The D.D. Act continues to grow to include affirmation of individual dignity, person-centered goals, and multicultural focus inclusive of individual and family participation.
National Developmental Disabilities Awareness Month timeline
Parents all over the country begin refusing to place their family members with disabilities in institutional care and organize into The Arc or what was known as the Association of Mentally Retarded Citizens.
The Individuals with Disabilities Education Act is reauthorized, ensuring that all children with disabilities have access to a “free appropriate public education.”
President Reagen designates March as National Developmental Disabilities Awareness Month.
The Americans with Disabilities Act (ADA) is signed into law, prohibiting discrimination against people with disabilities in public life.
National Developmental Disabilities Awareness Month FAQs
What does disability awareness mean?
Disability awareness signifies educating society regarding disability and how we as individuals can bring about the necessary change. Learning acceptance is the fundamental approach to having an understanding of disability awareness, which can take place anywhere such as at home, school, workplace, and health institutes.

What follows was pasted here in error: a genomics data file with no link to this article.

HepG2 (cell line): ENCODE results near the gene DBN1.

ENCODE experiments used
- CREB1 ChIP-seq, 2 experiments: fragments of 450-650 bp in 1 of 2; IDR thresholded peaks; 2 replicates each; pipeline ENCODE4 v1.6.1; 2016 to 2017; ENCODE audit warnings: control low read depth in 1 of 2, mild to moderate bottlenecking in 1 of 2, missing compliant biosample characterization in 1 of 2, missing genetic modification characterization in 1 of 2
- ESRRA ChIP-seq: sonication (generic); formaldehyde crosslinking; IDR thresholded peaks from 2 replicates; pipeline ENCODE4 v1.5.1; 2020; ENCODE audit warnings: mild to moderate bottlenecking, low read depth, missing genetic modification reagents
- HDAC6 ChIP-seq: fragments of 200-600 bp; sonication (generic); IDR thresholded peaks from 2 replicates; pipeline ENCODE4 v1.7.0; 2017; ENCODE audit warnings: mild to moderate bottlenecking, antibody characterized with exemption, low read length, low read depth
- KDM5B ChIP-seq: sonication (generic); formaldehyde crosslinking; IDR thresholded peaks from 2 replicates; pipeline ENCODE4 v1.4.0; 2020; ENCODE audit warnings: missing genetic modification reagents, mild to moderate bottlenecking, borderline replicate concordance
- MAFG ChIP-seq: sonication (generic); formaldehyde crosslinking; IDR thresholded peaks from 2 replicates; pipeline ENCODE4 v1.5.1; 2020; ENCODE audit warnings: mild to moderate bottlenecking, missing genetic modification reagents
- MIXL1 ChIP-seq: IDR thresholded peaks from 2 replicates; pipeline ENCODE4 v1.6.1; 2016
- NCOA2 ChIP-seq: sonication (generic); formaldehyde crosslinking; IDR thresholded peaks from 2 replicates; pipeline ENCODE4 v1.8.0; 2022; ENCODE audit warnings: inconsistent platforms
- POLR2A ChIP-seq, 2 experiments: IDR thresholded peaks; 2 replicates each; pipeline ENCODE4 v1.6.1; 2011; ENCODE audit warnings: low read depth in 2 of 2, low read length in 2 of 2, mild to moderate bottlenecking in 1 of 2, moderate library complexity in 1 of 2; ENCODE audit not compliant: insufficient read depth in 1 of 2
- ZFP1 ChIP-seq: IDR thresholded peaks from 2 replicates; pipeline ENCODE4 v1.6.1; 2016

Why is disability inclusion important?
Disability inclusion means understanding the relationship between the way people function and how they participate in society and making sure everybody has the same opportunities to participate in every aspect of life to the best of their abilities and desires. Companies have greater opportunities than ever before to bring in people with disabilities, as customers and clients, and also as employees and managers.
What are the five developmental disabilities?
There are five types of developmental disabilities which include autism spectrum disorder (A.S.D.), cerebral palsy (C.P.), intellectual disability (I.D.), attention deficit hyperactivity disorder (A.D.H.D.), and learning disabilities.
How to Observe National Developmental Disabilities Awareness Month
Share on social media
Social media is a great way to connect with your community and raise awareness about developmental disabilities. By posting to your social media channels, you will amplify the voices of people with disabilities. Whether it is about inclusion in the workplace, the school, or the community, share it with your followers to spread awareness
Orange is a color symbolizing energy and positivity. It’s also the official color of Developmental Disabilities Awareness Month. One of the easiest ways to recognize D.D. Awareness Month is to invite your team to wear orange. So grab your orange attire, and let’s celebrate!